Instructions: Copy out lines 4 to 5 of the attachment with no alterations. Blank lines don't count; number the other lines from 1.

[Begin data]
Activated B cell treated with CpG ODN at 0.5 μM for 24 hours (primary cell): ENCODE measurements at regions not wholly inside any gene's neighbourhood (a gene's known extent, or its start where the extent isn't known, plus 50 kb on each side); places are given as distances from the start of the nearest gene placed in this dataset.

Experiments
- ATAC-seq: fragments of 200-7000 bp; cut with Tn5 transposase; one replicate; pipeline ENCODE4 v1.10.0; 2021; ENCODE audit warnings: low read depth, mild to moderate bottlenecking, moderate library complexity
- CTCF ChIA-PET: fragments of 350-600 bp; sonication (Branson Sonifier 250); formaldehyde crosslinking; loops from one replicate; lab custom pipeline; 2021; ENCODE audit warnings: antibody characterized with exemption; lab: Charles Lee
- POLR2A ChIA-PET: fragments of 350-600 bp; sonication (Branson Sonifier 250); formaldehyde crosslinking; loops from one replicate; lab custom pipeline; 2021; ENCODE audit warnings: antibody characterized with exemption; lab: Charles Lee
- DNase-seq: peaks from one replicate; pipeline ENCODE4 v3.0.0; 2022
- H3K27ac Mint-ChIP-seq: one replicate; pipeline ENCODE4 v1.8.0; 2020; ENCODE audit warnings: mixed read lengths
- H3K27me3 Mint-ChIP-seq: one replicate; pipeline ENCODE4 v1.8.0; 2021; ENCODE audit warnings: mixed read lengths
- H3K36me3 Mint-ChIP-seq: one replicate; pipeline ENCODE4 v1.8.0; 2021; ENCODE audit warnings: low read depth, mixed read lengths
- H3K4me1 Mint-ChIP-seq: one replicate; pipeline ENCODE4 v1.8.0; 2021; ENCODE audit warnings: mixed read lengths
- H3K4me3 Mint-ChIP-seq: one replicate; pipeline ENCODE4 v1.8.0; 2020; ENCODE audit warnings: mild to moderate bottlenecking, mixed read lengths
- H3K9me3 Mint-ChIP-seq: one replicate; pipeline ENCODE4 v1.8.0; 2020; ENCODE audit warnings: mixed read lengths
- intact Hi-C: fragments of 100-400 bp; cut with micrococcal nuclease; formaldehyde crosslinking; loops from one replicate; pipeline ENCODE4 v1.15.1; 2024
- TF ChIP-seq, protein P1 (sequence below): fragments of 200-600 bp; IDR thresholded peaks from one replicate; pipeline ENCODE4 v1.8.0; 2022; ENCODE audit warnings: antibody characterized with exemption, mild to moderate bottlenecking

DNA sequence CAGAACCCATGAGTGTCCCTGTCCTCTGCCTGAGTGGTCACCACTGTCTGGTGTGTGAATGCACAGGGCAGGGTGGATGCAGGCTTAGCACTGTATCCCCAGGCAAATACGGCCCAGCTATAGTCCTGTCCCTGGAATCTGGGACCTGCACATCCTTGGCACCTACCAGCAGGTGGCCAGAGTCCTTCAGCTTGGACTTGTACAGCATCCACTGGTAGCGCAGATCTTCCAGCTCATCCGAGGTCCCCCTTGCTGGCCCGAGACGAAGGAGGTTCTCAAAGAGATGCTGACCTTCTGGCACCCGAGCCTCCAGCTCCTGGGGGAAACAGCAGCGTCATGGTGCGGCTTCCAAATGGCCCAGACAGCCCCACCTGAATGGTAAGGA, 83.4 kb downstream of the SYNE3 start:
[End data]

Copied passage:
- CTCF ChIA-PET: fragments of 350-600 bp; sonication (Branson Sonifier 250); formaldehyde crosslinking; loops from one replicate; lab custom pipeline; 2021; ENCODE audit warnings: antibody characterized with exemption; lab: Charles Lee
- POLR2A ChIA-PET: fragments of 350-600 bp; sonication (Branson Sonifier 250); formaldehyde crosslinking; loops from one replicate; lab custom pipeline; 2021; ENCODE audit warnings: antibody characterized with exemption; lab: Charles Lee